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Code Name Verity Kindle Edition

290 customer reviews

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Length: 353 pages
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Outrage (The Singular Menace, 2) by John Sandford
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Product Details

  • File Size: 1738 KB
  • Print Length: 353 pages
  • Page Numbers Source ISBN: 1423152190
  • Publisher: Disney Hyperion (May 15, 2012)
  • Publication Date: May 15, 2012
  • Sold by: Amazon Digital Services, Inc.
  • Language: English
  • ASIN: B007Y7UVHE
  • Text-to-Speech: Not enabled
  • X-Ray:
  • Word Wise: Not Enabled
  • Lending: Enabled
  • Enhanced Typesetting: Not Enabled
  • Amazon Best Sellers Rank: #13,768 Paid in Kindle Store (See Top 100 Paid in Kindle Store)
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Customer Reviews

Most Helpful Customer Reviews

35 of 39 people found the following review helpful By H Waterhouse on August 24, 2012
Format: Kindle Edition Verified Purchase
Oh. My.

When you read enough reviews that refuse to talk about the plot, you know there is a twist coming, but the twist ended up being other than what I expected, so thank you previous reviewers.

The VOICE in this book! The voiceS. I was riveted all through the book by how vivid and rich the conversations were. There are 24 highlights in this book, which is about double my usual rate, because I couldn't let phrases like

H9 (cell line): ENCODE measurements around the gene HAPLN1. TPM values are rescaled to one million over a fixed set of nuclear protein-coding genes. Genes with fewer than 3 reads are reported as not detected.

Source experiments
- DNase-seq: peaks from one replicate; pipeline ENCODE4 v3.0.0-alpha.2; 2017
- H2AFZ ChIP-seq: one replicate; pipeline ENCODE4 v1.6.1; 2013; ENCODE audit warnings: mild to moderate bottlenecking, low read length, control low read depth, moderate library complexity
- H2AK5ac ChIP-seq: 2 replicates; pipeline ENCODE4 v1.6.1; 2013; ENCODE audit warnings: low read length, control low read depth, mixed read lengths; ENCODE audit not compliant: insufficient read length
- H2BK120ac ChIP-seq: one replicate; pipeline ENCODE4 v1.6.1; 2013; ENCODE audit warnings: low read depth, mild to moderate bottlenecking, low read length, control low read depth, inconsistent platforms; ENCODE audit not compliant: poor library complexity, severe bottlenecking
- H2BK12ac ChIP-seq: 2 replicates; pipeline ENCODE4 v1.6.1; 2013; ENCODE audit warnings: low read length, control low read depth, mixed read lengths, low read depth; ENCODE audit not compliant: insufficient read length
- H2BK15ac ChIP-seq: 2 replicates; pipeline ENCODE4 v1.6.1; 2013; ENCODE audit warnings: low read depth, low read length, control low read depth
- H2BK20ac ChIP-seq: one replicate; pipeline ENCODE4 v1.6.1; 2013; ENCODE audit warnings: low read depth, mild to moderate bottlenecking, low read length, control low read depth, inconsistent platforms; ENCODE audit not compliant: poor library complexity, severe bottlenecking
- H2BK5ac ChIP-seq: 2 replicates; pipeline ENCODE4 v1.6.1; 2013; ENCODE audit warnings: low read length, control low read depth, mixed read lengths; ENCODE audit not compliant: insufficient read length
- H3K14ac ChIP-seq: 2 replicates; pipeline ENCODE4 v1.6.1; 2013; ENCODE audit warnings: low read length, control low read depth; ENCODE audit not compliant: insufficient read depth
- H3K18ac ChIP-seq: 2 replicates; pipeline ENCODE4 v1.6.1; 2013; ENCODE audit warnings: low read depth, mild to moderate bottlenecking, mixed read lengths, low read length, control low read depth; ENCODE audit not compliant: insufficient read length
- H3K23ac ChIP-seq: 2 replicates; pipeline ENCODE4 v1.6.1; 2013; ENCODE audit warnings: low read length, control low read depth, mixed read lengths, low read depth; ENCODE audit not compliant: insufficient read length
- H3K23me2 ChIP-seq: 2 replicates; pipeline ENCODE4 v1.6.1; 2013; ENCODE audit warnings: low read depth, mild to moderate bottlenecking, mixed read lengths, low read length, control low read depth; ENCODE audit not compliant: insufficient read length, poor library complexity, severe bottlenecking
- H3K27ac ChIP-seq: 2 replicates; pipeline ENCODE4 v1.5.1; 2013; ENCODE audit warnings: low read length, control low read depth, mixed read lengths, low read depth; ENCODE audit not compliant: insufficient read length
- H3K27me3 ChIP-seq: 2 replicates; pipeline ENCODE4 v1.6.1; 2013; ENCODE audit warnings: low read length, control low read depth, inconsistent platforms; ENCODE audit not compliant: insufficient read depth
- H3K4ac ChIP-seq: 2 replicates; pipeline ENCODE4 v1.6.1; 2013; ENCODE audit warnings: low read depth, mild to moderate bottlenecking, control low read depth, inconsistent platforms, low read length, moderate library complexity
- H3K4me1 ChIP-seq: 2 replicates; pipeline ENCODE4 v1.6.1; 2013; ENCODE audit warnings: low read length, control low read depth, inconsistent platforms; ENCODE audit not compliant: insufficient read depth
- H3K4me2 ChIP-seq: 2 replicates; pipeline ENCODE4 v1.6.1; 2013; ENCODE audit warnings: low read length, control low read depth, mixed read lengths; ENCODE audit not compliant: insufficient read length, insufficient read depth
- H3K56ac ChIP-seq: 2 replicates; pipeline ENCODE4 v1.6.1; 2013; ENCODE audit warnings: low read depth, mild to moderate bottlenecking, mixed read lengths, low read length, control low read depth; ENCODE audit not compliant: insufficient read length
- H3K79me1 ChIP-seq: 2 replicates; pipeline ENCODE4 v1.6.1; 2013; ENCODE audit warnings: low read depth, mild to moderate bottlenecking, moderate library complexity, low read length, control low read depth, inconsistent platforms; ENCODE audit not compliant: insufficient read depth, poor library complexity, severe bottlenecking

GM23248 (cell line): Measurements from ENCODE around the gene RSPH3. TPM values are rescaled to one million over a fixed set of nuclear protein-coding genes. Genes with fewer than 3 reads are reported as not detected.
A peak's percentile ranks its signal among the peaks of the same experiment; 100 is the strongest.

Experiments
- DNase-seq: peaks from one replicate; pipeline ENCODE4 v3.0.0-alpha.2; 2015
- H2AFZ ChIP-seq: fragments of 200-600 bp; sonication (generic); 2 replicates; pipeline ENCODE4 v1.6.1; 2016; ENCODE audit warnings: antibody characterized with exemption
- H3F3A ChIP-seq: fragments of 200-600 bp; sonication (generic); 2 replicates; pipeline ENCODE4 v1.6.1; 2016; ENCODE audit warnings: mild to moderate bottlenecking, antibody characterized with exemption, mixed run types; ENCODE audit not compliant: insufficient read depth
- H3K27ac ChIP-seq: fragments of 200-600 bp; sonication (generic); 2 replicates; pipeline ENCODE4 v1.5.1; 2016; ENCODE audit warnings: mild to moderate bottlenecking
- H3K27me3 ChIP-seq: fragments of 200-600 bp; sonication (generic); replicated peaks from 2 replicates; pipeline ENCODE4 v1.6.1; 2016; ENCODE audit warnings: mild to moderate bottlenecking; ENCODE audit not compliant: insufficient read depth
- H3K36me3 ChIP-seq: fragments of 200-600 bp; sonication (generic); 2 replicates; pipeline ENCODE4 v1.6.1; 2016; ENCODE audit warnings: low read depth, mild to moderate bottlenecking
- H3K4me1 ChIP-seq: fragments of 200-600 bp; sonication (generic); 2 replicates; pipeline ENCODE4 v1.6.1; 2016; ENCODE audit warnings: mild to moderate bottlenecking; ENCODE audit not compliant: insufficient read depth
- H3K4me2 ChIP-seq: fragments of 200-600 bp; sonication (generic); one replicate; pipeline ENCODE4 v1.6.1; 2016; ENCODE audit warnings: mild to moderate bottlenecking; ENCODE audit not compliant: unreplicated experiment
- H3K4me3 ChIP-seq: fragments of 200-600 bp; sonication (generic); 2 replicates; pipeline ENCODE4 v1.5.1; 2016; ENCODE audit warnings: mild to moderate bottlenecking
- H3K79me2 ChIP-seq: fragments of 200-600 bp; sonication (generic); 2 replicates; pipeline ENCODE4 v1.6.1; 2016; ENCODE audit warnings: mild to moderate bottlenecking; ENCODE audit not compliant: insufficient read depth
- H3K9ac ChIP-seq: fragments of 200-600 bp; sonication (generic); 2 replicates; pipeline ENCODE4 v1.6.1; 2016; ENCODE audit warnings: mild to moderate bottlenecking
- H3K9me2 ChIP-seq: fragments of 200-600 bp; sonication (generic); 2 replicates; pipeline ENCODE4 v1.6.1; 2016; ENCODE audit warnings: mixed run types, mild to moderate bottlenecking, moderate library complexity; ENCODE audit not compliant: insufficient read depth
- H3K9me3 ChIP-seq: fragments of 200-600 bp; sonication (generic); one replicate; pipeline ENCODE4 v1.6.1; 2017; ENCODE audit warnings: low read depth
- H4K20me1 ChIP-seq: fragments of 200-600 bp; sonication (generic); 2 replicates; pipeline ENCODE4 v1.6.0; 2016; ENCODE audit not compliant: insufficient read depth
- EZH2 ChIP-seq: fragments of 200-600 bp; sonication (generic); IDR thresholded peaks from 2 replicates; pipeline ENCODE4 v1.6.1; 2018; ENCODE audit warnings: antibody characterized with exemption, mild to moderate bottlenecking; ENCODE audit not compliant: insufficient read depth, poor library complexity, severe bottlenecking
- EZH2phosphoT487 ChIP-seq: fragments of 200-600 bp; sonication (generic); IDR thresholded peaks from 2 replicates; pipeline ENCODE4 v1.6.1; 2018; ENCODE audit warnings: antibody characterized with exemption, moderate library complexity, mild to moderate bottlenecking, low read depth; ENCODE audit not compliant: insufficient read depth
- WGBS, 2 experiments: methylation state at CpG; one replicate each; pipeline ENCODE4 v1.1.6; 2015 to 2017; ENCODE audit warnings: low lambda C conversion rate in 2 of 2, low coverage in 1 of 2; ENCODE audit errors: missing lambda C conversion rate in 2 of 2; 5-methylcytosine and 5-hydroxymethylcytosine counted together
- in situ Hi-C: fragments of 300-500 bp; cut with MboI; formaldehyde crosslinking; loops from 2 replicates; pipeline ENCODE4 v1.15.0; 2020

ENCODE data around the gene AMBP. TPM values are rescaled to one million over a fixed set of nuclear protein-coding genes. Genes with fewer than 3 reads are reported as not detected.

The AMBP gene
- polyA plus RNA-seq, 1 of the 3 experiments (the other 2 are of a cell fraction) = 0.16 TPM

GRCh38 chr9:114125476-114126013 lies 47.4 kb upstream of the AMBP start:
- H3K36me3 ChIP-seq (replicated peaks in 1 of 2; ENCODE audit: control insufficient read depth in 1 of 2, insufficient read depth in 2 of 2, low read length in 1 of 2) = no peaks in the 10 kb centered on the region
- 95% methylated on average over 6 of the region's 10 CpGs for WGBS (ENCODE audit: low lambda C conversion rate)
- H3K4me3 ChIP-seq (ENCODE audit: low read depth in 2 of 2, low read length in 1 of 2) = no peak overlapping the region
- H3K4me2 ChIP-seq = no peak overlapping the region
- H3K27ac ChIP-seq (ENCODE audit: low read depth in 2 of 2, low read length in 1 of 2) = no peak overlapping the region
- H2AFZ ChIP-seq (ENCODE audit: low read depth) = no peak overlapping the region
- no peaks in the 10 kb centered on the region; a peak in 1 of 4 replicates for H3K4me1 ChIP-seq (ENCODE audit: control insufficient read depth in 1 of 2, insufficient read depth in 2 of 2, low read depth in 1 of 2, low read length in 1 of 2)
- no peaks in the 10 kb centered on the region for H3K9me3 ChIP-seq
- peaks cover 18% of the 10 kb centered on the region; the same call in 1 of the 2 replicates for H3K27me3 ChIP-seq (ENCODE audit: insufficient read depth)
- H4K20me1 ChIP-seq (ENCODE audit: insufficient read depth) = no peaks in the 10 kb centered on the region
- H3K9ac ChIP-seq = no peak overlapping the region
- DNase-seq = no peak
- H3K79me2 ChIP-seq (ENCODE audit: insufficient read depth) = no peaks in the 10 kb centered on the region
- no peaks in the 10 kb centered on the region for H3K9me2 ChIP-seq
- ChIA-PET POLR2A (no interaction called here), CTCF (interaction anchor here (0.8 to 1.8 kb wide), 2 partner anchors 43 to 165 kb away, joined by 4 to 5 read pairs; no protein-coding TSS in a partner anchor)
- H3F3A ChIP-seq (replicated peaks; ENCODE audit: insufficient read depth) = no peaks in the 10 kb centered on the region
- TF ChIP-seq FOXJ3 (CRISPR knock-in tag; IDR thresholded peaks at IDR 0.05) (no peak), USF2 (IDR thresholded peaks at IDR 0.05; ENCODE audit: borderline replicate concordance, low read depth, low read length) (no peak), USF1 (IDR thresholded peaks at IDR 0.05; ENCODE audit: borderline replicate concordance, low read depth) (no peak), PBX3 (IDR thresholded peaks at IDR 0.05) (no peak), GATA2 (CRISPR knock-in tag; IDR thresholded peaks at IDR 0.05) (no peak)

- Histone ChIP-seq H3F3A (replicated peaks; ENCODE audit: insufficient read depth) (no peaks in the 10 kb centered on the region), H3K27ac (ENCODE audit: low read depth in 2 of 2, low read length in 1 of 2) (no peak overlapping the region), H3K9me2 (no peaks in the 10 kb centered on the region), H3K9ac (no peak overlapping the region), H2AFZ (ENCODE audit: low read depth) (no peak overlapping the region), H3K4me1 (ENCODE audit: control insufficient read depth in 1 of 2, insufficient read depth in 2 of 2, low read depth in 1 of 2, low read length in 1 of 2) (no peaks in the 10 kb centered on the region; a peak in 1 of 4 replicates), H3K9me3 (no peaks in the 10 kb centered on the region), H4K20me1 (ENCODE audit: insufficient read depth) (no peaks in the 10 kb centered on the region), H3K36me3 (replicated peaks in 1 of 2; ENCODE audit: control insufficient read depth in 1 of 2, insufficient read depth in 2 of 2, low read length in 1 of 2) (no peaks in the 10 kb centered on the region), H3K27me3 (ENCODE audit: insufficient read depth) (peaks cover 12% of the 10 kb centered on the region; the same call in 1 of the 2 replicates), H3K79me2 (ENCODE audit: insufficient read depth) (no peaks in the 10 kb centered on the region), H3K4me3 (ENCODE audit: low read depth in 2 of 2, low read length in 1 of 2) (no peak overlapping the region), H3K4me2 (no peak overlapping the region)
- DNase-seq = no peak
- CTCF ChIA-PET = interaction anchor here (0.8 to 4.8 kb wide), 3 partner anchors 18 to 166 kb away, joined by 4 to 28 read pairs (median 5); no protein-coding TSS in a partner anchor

"You ignorant Quisling bastard, SS-Scharführer Etienne Thibaut, I AM SCOTTISH."
and
"Oh my sainted aunt! unlimited visibility! unlimited visibility except for the dirty great city in the northwest! That would be the dirty great city surrounded at 3000 feet by a few hundred silver hydrogen balloons as big as buses! How in the name of mud is he going to find Berlin if he can't find Manchester?"

Anyway, it's a war book. It's like many other war books for young readers, about the inhumanity of war and the humanity of the individuals writing it, and how jarring it is to try to understand all that together. I would unhesitatingly give this book to a middle-schooler. There is violence, but it is mostly by reference, and there is fear, the book is thick with it, but each of the main characters makes a list of things she is afraid of, and both of them include Failing Other People. I love books that are about being equally scared of dying and failing.

Fascinatingly, this is an entirely aromantic book. It's like everyone is so busy staying alive/fighting Nazis that they have all the mate-finding and sexual pursuit burned out of them. Except for one creepy handsy character, which I thought was a fascinating and unnecessary inclusion, but it models how to handle someone sexually pushy without becoming completely unhistorical.
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7 of 7 people found the following review helpful By S.E. Smith on January 4, 2013
Format: Kindle Edition
Bah, I'm desperate to discuss this book but I'm afraid I'd ruin it for you. It's a difficult book to review without spoilers.

What I can say is that the first 60% was interesting and good but occasionally I found myself wondering what all the fuss was about. Then the wheels came off. You think you know but you don't. The author ripped my heart out then ran it over with a Lysander again and again.

Stick with it, it's worth the price of airfare. Highly recommended, y'all.
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4 of 4 people found the following review helpful By Sarah N. Baker on April 1, 2014
Format: Kindle Edition Verified Purchase